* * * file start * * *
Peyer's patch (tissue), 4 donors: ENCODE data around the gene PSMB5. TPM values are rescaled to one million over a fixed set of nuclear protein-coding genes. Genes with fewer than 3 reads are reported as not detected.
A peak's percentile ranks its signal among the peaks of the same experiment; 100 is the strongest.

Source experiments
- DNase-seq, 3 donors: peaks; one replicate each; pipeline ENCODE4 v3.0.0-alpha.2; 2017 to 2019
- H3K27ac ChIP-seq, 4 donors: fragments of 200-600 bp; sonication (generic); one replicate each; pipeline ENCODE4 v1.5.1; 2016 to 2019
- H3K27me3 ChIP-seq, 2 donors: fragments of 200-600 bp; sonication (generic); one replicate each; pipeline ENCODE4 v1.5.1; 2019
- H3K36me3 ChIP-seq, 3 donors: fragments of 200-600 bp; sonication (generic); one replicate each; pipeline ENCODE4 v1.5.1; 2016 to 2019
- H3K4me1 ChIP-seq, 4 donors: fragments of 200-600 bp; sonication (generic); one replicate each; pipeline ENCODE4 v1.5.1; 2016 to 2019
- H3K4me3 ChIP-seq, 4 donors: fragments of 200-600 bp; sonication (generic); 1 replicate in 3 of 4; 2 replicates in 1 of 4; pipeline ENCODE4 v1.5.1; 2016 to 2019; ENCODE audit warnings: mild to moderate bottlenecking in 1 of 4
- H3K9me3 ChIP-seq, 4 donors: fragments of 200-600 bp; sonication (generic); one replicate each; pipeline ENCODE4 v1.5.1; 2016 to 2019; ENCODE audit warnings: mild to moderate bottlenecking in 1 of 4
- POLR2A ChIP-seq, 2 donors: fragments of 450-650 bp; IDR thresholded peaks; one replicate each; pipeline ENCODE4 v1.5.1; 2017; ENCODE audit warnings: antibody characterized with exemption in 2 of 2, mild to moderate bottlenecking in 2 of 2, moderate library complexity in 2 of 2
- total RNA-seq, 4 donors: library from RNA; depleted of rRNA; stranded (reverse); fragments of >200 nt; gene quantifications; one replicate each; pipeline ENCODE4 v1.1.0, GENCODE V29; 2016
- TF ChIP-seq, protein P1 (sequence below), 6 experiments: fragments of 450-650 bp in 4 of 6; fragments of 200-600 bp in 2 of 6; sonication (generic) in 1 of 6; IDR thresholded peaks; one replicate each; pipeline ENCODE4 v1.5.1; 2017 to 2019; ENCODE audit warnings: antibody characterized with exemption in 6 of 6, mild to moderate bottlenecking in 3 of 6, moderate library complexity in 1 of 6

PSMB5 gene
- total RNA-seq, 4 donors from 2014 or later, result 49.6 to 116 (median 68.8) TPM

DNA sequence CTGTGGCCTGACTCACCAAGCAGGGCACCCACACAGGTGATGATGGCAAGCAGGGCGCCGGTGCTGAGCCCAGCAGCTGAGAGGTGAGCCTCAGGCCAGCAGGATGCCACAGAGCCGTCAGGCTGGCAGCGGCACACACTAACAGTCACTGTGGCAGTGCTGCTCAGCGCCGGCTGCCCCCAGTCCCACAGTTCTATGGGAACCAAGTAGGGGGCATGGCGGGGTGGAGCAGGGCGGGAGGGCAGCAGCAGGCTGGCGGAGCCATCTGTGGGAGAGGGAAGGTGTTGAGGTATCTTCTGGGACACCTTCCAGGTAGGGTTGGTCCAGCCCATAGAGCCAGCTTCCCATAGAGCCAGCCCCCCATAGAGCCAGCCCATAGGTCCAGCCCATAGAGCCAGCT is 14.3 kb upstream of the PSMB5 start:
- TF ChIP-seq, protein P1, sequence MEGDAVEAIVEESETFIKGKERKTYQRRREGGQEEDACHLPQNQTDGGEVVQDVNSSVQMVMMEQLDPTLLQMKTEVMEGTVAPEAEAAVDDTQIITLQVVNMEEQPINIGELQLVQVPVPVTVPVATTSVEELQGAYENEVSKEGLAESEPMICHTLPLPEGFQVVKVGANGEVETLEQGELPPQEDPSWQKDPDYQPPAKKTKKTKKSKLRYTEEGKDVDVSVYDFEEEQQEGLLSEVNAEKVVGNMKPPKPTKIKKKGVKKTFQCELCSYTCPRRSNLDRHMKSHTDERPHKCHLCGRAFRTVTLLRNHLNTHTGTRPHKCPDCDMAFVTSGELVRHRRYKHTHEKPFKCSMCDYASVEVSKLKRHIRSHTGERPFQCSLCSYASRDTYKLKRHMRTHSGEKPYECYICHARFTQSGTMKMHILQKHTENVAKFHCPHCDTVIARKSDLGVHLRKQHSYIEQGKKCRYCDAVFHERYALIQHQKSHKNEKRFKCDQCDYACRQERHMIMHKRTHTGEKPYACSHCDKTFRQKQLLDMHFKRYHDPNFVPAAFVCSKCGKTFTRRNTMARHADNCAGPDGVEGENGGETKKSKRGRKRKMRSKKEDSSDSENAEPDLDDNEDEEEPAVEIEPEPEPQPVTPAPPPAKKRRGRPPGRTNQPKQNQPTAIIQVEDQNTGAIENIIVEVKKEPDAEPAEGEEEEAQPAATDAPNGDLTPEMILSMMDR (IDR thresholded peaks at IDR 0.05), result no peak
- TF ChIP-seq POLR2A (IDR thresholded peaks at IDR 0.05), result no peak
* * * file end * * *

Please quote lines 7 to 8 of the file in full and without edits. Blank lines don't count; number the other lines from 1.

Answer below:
- H3K36me3 ChIP-seq, 3 donors: fragments of 200-600 bp; sonication (generic); one replicate each; pipeline ENCODE4 v1.5.1; 2016 to 2019
- H3K4me1 ChIP-seq, 4 donors: fragments of 200-600 bp; sonication (generic); one replicate each; pipeline ENCODE4 v1.5.1; 2016 to 2019